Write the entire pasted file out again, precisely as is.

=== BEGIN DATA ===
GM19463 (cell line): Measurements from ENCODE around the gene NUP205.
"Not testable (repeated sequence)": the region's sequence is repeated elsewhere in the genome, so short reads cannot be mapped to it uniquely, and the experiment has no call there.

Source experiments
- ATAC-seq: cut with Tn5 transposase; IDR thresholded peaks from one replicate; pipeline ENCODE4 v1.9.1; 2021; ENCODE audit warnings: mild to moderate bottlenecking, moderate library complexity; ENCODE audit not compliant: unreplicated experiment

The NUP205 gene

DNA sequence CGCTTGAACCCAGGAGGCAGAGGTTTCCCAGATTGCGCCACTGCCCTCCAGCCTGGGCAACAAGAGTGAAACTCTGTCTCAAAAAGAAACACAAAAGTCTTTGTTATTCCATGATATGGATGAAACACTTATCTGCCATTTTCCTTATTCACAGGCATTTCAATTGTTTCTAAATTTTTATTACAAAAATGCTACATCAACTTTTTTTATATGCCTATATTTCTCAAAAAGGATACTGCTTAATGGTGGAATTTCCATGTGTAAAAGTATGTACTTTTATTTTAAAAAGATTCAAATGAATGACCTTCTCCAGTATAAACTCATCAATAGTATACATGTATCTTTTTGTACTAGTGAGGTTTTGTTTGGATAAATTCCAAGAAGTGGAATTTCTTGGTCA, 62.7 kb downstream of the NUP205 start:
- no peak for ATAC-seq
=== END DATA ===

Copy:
GM19463 (cell line): Measurements from ENCODE around the gene NUP205.
"Not testable (repeated sequence)": the region's sequence is repeated elsewhere in the genome, so short reads cannot be mapped to it uniquely, and the experiment has no call there.

Source experiments
- ATAC-seq: cut with Tn5 transposase; IDR thresholded peaks from one replicate; pipeline ENCODE4 v1.9.1; 2021; ENCODE audit warnings: mild to moderate bottlenecking, moderate library complexity; ENCODE audit not compliant: unreplicated experiment

The NUP205 gene

DNA sequence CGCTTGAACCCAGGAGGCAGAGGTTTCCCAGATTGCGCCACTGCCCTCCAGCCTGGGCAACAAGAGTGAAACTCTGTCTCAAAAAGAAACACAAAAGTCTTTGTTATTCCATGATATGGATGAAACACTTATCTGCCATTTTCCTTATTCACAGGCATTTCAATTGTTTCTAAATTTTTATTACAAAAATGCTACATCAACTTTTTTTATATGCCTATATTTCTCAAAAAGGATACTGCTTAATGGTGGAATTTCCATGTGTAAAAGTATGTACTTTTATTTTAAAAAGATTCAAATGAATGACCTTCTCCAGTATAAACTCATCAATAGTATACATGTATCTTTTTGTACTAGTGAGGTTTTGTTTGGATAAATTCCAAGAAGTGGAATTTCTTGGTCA, 62.7 kb downstream of the NUP205 start:
- no peak for ATAC-seq